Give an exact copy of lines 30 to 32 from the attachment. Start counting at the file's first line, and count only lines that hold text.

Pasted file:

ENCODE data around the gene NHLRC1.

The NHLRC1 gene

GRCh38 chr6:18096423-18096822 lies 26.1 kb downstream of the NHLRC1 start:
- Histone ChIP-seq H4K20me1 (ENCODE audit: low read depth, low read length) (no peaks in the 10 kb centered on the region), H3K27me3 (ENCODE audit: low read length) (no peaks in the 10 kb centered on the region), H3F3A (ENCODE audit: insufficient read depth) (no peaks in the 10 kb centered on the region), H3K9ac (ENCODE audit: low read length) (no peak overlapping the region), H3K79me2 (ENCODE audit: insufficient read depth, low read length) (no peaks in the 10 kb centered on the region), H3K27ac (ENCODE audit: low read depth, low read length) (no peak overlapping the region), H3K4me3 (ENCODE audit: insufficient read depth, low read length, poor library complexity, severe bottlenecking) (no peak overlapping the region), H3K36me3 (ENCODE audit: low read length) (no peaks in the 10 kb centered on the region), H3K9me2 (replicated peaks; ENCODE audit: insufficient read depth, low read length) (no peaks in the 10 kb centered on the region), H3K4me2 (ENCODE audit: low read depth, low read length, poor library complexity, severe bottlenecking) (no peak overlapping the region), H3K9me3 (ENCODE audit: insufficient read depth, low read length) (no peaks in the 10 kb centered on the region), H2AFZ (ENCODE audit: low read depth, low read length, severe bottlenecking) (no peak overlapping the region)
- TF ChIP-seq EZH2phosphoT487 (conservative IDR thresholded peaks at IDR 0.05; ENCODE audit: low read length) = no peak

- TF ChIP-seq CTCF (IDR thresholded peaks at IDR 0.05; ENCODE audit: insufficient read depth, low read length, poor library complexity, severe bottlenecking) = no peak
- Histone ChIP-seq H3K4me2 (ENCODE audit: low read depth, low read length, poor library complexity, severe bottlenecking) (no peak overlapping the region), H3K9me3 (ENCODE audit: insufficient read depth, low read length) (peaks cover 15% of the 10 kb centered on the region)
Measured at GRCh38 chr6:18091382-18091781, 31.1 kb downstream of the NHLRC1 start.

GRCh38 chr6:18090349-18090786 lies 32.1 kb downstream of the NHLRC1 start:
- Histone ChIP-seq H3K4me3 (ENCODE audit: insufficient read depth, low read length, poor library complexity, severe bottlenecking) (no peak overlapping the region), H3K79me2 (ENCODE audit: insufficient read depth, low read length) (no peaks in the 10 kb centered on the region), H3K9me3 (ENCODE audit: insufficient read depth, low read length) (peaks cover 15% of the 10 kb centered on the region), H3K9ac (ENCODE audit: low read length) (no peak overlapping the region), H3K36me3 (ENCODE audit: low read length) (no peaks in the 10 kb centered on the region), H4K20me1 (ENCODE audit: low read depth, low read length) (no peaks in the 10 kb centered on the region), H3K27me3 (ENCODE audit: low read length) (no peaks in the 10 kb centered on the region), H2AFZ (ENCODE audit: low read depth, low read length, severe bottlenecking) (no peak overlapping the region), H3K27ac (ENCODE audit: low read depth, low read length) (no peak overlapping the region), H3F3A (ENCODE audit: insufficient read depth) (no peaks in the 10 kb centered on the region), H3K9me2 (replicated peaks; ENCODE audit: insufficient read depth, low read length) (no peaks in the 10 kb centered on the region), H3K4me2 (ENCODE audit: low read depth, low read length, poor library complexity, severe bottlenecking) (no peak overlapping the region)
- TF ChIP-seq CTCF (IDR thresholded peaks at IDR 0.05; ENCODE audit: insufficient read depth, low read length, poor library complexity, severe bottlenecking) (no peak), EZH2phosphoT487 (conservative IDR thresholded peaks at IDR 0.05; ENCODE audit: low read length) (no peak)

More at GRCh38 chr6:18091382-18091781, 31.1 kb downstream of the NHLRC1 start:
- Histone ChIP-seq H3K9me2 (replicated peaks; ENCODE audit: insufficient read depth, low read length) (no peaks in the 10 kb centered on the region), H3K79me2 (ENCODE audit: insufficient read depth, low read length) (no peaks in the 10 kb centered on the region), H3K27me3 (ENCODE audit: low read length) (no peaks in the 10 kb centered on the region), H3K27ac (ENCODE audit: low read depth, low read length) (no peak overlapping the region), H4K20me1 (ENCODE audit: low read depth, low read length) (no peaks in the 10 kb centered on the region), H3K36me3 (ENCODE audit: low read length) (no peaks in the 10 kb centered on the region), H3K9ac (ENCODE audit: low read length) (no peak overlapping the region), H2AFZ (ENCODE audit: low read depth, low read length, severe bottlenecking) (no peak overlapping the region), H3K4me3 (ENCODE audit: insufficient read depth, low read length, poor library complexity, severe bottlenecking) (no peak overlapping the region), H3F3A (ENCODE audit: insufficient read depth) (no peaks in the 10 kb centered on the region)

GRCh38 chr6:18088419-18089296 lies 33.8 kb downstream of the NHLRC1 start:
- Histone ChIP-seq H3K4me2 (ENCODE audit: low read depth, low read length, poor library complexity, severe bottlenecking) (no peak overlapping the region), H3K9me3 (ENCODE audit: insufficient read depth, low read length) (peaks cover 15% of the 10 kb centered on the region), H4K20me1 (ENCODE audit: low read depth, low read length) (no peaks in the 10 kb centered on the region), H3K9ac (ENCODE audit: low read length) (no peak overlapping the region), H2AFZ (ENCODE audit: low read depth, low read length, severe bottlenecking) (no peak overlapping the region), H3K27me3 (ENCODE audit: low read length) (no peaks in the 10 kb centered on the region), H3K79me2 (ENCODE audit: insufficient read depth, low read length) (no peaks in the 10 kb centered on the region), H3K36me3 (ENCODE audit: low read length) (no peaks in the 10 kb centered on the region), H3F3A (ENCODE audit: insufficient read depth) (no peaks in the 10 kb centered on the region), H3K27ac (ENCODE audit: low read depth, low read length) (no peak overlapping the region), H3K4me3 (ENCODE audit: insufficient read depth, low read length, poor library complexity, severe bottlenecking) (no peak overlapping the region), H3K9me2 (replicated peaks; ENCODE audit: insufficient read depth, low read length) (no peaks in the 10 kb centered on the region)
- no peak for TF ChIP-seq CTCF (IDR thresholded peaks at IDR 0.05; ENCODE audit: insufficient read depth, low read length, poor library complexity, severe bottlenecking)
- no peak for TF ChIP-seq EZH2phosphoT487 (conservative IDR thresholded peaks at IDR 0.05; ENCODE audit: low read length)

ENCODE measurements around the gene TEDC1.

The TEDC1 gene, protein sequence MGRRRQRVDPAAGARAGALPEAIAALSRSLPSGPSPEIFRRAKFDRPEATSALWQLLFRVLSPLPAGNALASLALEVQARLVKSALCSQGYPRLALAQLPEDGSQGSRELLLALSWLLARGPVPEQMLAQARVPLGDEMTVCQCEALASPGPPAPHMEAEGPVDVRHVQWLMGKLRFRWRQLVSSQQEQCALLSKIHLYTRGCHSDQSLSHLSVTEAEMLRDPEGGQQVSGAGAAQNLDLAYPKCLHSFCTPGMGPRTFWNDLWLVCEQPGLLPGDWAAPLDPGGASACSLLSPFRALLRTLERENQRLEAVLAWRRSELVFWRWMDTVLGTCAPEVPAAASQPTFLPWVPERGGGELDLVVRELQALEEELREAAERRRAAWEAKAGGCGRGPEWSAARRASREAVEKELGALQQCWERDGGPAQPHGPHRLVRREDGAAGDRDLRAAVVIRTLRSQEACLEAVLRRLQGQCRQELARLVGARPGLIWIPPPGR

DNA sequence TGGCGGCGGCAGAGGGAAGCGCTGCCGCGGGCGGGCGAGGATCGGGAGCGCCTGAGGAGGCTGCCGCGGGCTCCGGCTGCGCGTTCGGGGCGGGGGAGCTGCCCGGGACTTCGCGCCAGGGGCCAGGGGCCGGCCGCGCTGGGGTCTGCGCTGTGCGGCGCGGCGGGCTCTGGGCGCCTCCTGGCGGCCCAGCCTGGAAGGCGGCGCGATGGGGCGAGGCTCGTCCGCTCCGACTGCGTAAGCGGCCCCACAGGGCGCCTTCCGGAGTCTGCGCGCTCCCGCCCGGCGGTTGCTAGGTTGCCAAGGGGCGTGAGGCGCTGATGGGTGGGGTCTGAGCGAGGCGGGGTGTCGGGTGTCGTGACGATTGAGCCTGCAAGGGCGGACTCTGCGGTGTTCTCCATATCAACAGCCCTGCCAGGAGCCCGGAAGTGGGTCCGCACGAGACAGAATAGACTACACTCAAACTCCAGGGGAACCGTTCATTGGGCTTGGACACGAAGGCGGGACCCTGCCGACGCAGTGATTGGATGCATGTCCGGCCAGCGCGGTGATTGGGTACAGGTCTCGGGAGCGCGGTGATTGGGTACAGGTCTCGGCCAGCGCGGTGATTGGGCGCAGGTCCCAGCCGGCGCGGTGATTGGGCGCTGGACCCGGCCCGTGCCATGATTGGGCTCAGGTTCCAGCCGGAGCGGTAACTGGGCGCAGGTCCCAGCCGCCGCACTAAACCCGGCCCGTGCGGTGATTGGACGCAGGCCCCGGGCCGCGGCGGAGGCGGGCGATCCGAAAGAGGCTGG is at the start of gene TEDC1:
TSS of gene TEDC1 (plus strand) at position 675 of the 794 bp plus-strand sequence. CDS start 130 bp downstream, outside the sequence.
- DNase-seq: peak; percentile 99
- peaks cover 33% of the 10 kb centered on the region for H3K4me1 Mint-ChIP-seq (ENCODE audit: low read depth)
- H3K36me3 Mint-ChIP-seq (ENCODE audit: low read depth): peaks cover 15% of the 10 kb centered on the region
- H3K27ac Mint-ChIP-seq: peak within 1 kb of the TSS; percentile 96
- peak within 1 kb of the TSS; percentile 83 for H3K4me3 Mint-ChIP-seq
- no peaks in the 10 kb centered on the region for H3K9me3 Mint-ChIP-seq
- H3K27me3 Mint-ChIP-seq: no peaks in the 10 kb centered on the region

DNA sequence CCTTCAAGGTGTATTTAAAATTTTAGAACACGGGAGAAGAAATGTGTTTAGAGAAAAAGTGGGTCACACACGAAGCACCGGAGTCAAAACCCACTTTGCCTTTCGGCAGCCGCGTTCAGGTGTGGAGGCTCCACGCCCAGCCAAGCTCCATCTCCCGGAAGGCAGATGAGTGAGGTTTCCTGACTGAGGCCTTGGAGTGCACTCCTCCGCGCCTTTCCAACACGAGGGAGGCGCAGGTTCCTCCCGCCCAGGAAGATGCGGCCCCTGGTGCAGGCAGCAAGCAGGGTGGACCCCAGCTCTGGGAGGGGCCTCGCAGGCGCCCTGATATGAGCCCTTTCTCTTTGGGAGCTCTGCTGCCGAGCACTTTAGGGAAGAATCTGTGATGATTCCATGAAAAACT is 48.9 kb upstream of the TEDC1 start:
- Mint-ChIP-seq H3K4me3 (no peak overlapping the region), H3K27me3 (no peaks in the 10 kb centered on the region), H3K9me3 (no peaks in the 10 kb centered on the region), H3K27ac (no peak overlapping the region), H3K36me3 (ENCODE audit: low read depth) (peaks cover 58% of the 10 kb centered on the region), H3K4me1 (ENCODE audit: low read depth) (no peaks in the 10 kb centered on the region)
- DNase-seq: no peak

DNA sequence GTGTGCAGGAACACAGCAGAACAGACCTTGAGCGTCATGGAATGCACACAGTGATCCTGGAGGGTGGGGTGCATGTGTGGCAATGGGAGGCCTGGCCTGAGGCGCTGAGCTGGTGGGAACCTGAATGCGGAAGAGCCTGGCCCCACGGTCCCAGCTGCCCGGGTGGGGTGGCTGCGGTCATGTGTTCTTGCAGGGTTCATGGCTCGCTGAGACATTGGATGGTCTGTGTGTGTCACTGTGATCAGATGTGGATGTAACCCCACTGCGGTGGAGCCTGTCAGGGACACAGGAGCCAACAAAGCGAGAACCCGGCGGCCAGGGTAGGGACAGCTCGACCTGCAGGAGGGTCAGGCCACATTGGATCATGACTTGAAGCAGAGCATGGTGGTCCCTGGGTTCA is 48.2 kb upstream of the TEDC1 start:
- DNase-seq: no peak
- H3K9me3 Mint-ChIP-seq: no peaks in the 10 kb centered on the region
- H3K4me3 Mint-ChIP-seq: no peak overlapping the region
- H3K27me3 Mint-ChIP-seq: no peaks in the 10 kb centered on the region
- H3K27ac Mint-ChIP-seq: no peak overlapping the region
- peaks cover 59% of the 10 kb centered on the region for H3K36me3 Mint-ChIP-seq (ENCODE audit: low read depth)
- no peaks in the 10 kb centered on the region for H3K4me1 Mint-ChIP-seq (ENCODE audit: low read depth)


- Mint-ChIP-seq H3K4me3 (no peak overlapping the region), H3K27me3 (no peaks in the 10 kb centered on the region), H3K9me3 (no peaks in the 10 kb centered on the region), H3K27ac (no peak overlapping the region), H3K36me3 (ENCODE audit: low read depth) (peaks cover 58% of the 10 kb centered on the region), H3K4me1 (ENCODE audit: low read depth) (no peaks in the 10 kb centered on the region)
- DNase-seq: no peak

DNA sequence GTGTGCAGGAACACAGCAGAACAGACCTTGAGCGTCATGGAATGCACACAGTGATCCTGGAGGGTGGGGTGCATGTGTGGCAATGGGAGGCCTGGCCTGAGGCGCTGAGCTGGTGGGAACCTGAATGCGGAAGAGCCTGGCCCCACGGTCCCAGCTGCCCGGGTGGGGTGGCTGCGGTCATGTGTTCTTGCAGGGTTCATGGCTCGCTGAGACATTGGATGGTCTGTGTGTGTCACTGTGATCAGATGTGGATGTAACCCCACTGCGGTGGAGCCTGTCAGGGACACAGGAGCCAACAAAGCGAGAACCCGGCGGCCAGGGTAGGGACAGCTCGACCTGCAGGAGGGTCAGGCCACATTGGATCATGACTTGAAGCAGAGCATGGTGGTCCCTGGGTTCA is 48.2 kb upstream of the TEDC1 start: